An advisory committee to the U.S. Food and Drug Administration approved this week a maintenance drug for people with chronic obstructive pulmonary disease (COPD).
According to GlaxoSmithKline (GSK), the Pulmonary-Allergy Drugs Advisory Committee backed the efficacy and safety of the proposed use of BREO™ ELLIPTA™ — a once-daily inhaled treatment for the long-term, maintenance treatment of airflow obstruction in patients with COPD.
“We are pleased with the outcome of today’s meeting. COPD is a debilitating and progressive disease,” Patrick Vallance, GSK’s President of Pharmaceuticals, R&D, said in a news release.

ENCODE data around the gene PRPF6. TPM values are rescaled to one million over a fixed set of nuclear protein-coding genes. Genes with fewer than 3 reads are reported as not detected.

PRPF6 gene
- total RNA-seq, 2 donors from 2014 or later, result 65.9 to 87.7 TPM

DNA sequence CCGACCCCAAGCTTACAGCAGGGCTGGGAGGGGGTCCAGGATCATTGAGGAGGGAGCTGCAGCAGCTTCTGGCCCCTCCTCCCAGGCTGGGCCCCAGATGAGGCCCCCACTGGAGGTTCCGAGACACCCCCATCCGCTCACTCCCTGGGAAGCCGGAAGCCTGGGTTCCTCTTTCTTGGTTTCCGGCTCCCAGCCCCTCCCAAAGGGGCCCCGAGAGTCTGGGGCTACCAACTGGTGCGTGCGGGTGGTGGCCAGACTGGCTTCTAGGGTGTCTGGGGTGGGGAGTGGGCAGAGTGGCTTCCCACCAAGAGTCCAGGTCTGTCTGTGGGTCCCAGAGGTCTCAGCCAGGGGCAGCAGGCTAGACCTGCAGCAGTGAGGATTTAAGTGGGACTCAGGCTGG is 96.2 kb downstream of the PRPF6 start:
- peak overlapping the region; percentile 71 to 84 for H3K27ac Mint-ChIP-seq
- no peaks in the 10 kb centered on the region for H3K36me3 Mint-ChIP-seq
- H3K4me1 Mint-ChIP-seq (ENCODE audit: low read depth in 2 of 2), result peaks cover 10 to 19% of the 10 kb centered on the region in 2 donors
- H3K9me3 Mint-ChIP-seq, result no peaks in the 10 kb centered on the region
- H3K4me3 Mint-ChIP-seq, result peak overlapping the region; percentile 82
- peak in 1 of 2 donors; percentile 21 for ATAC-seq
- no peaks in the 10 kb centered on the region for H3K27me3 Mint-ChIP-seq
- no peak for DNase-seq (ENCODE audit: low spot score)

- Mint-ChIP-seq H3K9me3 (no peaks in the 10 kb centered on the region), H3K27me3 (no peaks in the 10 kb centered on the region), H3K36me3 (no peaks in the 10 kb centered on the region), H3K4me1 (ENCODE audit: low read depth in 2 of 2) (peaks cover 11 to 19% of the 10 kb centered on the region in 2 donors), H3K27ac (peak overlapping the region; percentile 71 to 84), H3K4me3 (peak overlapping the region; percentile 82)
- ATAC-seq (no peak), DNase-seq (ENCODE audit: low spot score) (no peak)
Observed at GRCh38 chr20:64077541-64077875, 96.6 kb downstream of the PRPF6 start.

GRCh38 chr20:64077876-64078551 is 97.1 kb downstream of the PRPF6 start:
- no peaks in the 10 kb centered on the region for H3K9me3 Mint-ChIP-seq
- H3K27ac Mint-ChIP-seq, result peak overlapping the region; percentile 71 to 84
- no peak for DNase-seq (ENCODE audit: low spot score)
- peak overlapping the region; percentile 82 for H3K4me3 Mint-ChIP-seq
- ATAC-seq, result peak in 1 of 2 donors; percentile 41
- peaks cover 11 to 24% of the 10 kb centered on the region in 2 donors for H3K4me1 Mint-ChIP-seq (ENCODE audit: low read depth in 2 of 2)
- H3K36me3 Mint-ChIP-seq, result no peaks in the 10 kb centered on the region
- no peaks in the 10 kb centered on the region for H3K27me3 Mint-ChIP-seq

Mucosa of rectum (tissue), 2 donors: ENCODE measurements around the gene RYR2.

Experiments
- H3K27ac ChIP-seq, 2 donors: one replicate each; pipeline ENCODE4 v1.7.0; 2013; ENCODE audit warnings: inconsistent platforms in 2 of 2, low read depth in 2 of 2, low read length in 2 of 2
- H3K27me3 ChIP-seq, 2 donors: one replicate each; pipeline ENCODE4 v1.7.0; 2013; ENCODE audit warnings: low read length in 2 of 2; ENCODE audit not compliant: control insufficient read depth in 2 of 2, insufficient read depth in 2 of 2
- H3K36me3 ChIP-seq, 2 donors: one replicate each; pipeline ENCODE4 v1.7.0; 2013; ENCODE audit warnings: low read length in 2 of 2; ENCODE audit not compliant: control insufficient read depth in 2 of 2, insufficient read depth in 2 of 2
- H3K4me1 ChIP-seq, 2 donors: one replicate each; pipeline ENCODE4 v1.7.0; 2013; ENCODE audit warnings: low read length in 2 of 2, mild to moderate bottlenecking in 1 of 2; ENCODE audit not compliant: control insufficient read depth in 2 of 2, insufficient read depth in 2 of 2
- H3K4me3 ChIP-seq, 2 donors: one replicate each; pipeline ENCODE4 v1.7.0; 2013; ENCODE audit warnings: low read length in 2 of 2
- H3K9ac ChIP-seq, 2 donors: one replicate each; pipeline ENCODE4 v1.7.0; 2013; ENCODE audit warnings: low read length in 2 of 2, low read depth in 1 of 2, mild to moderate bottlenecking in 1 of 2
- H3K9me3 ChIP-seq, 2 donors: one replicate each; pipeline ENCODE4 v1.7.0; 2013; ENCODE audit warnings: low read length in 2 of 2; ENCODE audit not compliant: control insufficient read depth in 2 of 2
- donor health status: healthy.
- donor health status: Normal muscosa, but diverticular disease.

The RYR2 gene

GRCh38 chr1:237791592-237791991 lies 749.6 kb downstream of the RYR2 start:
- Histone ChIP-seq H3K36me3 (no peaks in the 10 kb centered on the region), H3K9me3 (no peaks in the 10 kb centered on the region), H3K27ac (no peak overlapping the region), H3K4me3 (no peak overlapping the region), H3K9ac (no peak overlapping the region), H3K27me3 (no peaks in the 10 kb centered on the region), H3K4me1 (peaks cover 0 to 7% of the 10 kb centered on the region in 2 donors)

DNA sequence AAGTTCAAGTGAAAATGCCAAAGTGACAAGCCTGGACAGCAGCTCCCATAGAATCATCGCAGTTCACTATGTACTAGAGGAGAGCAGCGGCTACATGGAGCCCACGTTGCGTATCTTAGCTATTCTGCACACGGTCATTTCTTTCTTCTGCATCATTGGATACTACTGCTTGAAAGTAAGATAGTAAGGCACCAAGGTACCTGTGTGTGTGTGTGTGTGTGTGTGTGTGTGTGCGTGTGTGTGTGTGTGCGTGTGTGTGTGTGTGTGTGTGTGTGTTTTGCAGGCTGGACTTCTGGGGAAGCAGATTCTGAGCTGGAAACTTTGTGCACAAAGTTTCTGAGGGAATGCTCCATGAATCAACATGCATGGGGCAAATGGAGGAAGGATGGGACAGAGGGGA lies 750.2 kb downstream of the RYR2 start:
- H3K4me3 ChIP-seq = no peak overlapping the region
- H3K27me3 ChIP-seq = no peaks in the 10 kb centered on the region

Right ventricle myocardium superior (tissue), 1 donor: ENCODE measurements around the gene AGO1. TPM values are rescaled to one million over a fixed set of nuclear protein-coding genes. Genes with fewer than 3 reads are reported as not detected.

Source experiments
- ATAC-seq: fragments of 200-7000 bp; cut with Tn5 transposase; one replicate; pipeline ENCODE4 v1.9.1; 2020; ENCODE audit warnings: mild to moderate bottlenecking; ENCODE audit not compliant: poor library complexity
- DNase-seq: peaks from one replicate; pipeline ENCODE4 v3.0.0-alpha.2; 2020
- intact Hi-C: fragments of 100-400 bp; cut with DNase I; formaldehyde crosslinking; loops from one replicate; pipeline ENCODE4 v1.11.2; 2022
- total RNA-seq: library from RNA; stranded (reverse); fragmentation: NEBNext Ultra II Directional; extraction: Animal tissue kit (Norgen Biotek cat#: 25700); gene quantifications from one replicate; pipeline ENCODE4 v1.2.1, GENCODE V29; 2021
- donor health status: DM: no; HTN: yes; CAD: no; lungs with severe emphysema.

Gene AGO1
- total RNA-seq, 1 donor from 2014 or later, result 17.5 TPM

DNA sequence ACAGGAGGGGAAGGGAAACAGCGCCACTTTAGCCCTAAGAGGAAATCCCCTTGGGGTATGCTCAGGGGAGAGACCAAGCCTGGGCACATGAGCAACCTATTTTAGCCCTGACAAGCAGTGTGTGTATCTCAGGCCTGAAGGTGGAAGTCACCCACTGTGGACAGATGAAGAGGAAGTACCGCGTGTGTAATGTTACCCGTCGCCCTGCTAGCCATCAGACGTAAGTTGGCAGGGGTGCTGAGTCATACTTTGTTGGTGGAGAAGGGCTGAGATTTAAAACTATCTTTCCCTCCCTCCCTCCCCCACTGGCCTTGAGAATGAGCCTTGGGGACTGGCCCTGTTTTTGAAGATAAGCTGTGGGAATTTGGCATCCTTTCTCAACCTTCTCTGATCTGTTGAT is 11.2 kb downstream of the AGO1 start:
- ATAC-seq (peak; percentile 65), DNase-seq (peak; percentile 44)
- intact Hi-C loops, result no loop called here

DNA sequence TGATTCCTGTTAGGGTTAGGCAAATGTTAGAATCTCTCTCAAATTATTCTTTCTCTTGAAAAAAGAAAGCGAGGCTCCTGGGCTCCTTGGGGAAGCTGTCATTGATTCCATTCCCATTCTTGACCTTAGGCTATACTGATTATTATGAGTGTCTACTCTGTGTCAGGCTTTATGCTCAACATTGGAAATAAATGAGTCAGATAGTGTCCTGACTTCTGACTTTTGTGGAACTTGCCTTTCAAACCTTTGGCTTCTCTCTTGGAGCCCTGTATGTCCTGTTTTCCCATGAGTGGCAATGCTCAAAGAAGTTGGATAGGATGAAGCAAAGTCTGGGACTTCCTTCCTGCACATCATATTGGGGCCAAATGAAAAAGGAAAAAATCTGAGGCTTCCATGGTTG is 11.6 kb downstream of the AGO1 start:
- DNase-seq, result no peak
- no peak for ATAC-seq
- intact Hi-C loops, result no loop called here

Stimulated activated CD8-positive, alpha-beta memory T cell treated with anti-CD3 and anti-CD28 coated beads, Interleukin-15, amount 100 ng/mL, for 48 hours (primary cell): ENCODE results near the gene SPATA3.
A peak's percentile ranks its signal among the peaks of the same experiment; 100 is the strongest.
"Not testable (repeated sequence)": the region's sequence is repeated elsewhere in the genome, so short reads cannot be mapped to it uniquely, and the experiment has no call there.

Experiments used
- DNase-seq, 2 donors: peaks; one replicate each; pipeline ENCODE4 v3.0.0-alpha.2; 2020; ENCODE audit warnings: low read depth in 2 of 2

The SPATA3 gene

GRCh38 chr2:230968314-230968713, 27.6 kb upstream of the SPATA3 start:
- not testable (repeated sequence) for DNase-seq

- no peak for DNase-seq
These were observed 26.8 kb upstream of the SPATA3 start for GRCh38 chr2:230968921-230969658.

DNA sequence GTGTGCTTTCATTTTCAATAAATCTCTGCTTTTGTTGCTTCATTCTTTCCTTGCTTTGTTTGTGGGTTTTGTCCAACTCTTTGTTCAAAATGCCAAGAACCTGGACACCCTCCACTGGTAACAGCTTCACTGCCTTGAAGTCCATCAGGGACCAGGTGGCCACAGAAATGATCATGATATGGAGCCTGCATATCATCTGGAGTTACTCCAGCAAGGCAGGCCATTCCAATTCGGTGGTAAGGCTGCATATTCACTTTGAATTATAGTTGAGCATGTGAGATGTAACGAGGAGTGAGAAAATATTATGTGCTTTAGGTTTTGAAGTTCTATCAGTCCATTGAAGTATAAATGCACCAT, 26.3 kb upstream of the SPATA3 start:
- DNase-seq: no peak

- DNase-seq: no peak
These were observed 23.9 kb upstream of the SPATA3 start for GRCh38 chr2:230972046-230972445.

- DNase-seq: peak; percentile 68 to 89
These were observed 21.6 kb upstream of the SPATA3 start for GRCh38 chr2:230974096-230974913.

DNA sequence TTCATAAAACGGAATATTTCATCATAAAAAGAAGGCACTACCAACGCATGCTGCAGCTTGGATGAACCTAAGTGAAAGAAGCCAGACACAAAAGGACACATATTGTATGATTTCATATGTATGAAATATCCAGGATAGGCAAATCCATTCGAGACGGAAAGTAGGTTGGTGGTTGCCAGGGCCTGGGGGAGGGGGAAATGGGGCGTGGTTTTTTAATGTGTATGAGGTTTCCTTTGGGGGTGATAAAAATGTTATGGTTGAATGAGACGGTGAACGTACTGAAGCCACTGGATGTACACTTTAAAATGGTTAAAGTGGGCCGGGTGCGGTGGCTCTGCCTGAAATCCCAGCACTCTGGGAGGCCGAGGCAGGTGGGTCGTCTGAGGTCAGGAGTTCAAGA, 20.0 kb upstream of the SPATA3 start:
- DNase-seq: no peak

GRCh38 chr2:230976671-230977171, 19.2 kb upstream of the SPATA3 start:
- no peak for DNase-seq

The UK-headquartered pharmaceutical company collaborated with Theravance, Inc., a California-based biopharmaceutical company, in developing the program which took 10 years.
Vallance said the recommendation by the advisory committee is an important first step towards making BREO available for COPD patients across the United States. Before the year ends, the FDA is expected to make its final decision on whether the experimental drug will be made available to Americans with COPD.
COPD is the third leading cause of death in the United States, with approximately 126,005 deaths in 2005. Tobacco use is blamed as a key factor in the development and progression of COPD, but asthma, exposure to air pollutants in the home and workplace, genetic factors, and respiratory infections also play a role, according to the Centers for Disease Control and Prevention.